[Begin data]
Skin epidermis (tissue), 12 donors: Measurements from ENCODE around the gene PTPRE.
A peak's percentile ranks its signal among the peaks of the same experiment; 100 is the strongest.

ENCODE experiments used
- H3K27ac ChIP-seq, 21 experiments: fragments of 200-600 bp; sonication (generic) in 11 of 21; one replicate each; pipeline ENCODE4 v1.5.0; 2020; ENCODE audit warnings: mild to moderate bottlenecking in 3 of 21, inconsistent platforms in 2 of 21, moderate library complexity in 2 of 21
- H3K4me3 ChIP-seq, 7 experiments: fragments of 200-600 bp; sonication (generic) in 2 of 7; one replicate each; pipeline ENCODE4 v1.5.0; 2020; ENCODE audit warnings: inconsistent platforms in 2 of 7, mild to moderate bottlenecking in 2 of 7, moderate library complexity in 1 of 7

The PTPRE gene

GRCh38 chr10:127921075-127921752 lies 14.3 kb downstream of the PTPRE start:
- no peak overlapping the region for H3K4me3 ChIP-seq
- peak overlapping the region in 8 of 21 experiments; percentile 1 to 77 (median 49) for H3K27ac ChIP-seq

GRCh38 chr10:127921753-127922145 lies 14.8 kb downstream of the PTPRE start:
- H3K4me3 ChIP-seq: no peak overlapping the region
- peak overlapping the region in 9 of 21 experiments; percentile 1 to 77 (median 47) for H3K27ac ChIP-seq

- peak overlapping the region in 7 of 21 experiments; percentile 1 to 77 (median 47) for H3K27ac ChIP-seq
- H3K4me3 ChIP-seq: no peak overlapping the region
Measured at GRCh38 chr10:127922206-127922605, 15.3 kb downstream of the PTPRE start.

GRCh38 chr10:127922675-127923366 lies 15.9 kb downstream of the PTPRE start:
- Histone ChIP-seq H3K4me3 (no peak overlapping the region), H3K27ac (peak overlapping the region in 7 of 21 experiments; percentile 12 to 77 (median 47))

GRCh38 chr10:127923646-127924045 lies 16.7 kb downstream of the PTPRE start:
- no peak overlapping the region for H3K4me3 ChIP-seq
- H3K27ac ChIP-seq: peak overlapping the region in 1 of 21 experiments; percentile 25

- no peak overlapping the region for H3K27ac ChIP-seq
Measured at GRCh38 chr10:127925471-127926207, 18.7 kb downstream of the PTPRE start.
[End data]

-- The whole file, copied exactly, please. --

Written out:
Skin epidermis (tissue), 12 donors: Measurements from ENCODE around the gene PTPRE.
A peak's percentile ranks its signal among the peaks of the same experiment; 100 is the strongest.

ENCODE experiments used
- H3K27ac ChIP-seq, 21 experiments: fragments of 200-600 bp; sonication (generic) in 11 of 21; one replicate each; pipeline ENCODE4 v1.5.0; 2020; ENCODE audit warnings: mild to moderate bottlenecking in 3 of 21, inconsistent platforms in 2 of 21, moderate library complexity in 2 of 21
- H3K4me3 ChIP-seq, 7 experiments: fragments of 200-600 bp; sonication (generic) in 2 of 7; one replicate each; pipeline ENCODE4 v1.5.0; 2020; ENCODE audit warnings: inconsistent platforms in 2 of 7, mild to moderate bottlenecking in 2 of 7, moderate library complexity in 1 of 7

The PTPRE gene

GRCh38 chr10:127921075-127921752 lies 14.3 kb downstream of the PTPRE start:
- no peak overlapping the region for H3K4me3 ChIP-seq
- peak overlapping the region in 8 of 21 experiments; percentile 1 to 77 (median 49) for H3K27ac ChIP-seq

GRCh38 chr10:127921753-127922145 lies 14.8 kb downstream of the PTPRE start:
- H3K4me3 ChIP-seq: no peak overlapping the region
- peak overlapping the region in 9 of 21 experiments; percentile 1 to 77 (median 47) for H3K27ac ChIP-seq

- peak overlapping the region in 7 of 21 experiments; percentile 1 to 77 (median 47) for H3K27ac ChIP-seq
- H3K4me3 ChIP-seq: no peak overlapping the region
Measured at GRCh38 chr10:127922206-127922605, 15.3 kb downstream of the PTPRE start.

GRCh38 chr10:127922675-127923366 lies 15.9 kb downstream of the PTPRE start:
- Histone ChIP-seq H3K4me3 (no peak overlapping the region), H3K27ac (peak overlapping the region in 7 of 21 experiments; percentile 12 to 77 (median 47))

GRCh38 chr10:127923646-127924045 lies 16.7 kb downstream of the PTPRE start:
- no peak overlapping the region for H3K4me3 ChIP-seq
- H3K27ac ChIP-seq: peak overlapping the region in 1 of 21 experiments; percentile 25

- no peak overlapping the region for H3K27ac ChIP-seq
Measured at GRCh38 chr10:127925471-127926207, 18.7 kb downstream of the PTPRE start.